- The popular Chinese messaging app WeChat began censoring hundreds of words related to the coronavirus on Jan. 1, just two days after whistleblower Doctor Li Wenliang first raised concerns about the virus.
- The live-streaming platform YY also began censoring coronavirus-related words on Dec. 31.
- While it is unknown if this was an official directive from the Chinese government, many Chinese companies ‘self-discipline” themselves to keep from being later reprimanded.
- Censoring keywords may have been an attempt to cut down on fear and misinformation, but it could have also blocked people from critical information concerning the virus, in turn, making the epidemic worse.
China Censored Keywords On WeChat
A new report released Tuesday shows that Chinese social media platforms have been censoring hundreds of keywords related to the coronavirus since the day the Chinese government acknowledged the outbreak.
The report, an investigation by researchers at the University of Toronto’s Citizen Lab, indicates that the live-streaming platform YY began censoring specific words on Dec. 31. A day later, the popular messaging app WeChat also began to censor words.
By contrast, whistleblower doctor Li Wenliang warned his medical school alumni group about a potential new SARS-like virus on Dec. 30. On Dec. 31, the Chinese government alerted the World Health Organization about that virus, but nothing was officially made public at the time. On Jan. 20, President Xi Jinping first addressed the public, saying that the virus had been “resolutely contained.”
While censorship in China is nothing new, the confirmation that multiple social media platforms censored content concerning the outbreak during its early days paints an alarming picture.
Reportedly, WeChat has an active monthly user base of over a billion people. In fact, according to a 2019 survey, over 50% of people on WeChat heavily rely on the app for information and communication. That’s on top of China already blocking sites like Google and Wikipedia. Plus, doctors reportedly use WeChat to obtain professional knowledge from peers.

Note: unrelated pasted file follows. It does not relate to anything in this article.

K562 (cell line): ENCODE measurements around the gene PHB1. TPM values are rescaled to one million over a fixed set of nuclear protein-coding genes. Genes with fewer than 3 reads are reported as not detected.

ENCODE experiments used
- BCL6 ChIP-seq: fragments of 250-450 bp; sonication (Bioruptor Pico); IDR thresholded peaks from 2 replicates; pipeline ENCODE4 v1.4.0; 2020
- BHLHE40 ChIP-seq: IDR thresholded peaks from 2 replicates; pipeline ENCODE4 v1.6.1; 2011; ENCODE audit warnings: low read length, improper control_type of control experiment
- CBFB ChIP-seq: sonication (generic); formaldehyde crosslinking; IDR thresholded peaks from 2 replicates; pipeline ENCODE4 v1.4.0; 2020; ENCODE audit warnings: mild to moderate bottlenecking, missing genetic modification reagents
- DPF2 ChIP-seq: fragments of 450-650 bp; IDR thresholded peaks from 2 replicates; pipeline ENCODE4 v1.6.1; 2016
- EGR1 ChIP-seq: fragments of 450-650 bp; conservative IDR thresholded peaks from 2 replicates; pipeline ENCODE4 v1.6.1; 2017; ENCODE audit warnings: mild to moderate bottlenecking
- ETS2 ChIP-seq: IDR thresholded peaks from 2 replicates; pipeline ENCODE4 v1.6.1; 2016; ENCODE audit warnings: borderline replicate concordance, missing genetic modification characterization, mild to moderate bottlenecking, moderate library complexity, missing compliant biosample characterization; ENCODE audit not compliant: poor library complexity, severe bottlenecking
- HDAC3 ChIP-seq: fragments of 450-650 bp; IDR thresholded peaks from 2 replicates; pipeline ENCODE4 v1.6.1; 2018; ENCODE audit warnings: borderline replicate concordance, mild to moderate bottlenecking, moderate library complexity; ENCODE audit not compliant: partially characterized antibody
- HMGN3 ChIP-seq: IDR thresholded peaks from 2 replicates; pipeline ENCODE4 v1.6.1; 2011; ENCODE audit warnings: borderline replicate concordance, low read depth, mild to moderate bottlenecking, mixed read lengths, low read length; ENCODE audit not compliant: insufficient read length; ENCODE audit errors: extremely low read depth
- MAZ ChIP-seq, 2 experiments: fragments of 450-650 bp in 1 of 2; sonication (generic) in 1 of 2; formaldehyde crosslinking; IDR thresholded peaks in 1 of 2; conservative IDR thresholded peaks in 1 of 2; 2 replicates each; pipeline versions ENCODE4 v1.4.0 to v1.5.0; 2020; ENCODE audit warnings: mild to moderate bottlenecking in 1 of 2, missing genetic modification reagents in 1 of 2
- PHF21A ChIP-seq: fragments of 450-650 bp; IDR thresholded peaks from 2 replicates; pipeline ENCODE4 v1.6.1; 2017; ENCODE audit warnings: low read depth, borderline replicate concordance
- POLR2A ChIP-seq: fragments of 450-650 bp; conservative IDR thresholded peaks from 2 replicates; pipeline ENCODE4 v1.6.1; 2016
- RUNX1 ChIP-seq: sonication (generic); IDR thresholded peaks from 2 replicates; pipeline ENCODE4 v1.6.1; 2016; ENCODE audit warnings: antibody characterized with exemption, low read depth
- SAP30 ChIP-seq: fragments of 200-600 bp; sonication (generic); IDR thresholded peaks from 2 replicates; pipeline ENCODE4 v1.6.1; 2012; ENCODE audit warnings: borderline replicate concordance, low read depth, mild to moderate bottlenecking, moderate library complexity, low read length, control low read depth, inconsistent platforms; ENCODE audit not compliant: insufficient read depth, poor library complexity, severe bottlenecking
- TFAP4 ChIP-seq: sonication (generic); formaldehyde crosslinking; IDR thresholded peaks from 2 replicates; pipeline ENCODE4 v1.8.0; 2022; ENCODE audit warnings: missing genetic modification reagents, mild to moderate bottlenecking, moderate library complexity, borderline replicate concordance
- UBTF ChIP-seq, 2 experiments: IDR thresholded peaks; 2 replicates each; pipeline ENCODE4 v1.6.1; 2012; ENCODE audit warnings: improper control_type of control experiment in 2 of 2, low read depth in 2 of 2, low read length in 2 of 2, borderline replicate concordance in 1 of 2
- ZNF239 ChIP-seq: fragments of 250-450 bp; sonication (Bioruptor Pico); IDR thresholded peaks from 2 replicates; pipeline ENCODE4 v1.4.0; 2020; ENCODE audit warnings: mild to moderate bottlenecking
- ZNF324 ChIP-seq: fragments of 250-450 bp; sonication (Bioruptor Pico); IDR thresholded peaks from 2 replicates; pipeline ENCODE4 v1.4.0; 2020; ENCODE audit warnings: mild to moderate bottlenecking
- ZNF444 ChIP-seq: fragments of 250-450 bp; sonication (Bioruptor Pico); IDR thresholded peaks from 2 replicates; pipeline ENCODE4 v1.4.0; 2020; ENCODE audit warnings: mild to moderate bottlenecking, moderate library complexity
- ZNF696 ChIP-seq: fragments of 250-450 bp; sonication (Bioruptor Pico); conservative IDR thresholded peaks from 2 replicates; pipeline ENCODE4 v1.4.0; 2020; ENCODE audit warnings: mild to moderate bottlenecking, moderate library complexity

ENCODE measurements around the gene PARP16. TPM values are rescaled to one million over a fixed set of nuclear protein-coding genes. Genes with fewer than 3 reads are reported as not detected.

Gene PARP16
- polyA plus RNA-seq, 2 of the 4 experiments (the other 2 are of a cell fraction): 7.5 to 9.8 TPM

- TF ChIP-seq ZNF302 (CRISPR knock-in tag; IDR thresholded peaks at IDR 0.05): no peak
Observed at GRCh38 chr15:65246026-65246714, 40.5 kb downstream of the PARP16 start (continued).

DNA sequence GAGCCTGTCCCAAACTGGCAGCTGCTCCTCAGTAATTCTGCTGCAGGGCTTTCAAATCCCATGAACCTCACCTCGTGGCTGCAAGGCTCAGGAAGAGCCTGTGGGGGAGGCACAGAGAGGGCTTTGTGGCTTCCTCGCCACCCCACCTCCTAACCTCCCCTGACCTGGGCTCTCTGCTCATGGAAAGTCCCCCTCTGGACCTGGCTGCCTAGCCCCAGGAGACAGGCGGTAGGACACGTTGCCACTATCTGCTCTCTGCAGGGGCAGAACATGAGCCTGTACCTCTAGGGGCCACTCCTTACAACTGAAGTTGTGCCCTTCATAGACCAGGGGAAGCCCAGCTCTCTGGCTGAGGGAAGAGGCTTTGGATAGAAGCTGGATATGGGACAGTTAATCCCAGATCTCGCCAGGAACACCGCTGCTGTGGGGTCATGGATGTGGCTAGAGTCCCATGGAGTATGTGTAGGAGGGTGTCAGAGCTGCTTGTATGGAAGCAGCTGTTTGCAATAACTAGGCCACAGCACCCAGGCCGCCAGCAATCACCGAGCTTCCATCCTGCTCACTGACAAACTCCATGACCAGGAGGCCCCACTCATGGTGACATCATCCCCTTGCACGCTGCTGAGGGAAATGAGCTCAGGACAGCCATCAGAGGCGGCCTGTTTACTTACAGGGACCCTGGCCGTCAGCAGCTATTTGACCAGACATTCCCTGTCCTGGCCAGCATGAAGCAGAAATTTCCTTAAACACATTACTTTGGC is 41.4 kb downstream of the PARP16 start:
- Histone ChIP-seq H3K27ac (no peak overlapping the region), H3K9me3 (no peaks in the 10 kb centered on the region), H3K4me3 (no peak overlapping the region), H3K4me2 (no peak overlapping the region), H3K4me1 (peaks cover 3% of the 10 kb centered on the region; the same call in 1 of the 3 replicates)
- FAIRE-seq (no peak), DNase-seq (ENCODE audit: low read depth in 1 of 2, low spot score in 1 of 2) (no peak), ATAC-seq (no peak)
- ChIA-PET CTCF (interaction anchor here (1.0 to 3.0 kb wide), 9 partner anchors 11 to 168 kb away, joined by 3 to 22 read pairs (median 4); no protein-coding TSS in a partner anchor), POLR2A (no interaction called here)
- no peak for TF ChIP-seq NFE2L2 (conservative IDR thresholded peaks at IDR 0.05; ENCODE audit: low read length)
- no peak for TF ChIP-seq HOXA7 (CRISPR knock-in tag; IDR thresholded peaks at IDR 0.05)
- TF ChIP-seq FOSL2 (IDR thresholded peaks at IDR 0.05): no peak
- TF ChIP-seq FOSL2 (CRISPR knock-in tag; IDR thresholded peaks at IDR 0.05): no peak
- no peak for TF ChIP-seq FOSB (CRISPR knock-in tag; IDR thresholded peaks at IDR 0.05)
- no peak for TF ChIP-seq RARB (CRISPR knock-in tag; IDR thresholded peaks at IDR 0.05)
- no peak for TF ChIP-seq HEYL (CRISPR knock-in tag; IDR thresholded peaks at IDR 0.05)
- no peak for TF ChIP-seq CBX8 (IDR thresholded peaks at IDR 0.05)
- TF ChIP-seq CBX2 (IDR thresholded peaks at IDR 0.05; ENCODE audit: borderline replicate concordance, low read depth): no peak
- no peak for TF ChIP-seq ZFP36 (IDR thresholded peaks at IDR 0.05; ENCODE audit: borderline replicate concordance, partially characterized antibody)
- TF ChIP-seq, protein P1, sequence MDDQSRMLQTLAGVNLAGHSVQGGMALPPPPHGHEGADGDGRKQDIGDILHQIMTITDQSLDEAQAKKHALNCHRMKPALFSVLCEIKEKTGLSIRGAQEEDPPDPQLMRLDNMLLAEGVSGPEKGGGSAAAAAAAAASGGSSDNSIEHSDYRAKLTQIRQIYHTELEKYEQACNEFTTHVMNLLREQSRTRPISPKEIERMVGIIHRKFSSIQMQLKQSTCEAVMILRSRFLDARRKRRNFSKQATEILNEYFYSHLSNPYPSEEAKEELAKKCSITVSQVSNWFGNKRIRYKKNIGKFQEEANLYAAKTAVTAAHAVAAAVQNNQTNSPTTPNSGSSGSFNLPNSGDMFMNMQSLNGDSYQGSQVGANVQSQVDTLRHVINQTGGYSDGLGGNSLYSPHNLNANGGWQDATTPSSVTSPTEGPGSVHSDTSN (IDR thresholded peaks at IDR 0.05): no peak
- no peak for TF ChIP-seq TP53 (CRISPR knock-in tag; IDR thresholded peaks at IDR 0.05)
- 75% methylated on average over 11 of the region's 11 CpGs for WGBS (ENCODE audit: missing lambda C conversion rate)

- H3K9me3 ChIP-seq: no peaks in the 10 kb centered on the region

In effect, it is possible that blocking so much information around the coronavirus may have caused people to miss important information.
“Countering misinformation and uninformed speculation related to the epidemic may help keep public fear in check and remove information that would mislead people about how best to protect themselves,” Toronto’s researchers said. “However, restricting general discussions and factual information has the opposite effect and limits public awareness and response.”
What Words Were Banned?
It is currently unknown if either platform was following formal directives from the central government. As the researchers note, it is possible this is a case of companies “over-censoring in order to avoid official reprimands.”
According to the report, many Chinese companies practice a form of self-discipline when it comes to adhering to China’s censorship regulations. Essentially, they don’t have to block content before the government tells them to unless they wish to be held liable for the content on their platforms.
On YY, some blocked terms included “Wuhan seafood market,” “SARS variation,” and “SARS outbreak in Wuhan.”
“Virus infected,” “epidemic,” and “atypical pneumonia” were also all blocked, but those words were from YY’s blacklist on February 10th.
On the WeChat side of things, the app reportedly censored 132 known keyword combinations throughout January. It then continued to censor more words as the outbreak worsened in China and by Feb. 15, it had reportedly censored at least 516 keyword combinations.
Notably, almost 200 of those keyword combinations included references to China’s highest-level leaders, 87% of which concerned President Xi. Those combinations include phrases like “Xi Jinping goes to Wuhan” and “Xi Jinping + Epidemic spread.”
Researchers also discovered that references to Dr. Li were censored, as well as combinations of words like “local authorities,” “the central government,” “cover up,” “Wuhan,” “crisis,” “obviously,” and “human-to-human transmission.”
It is currently unknown if WeChat is still blocking all 516 known keyword combinations. In their conclusions, Toronto’s researchers note that like YY, “…it is reasonable to assume that WeChat has also unblocked some keyword combinations as it continues to block others.”
How the Researchers Discovered the Censored Words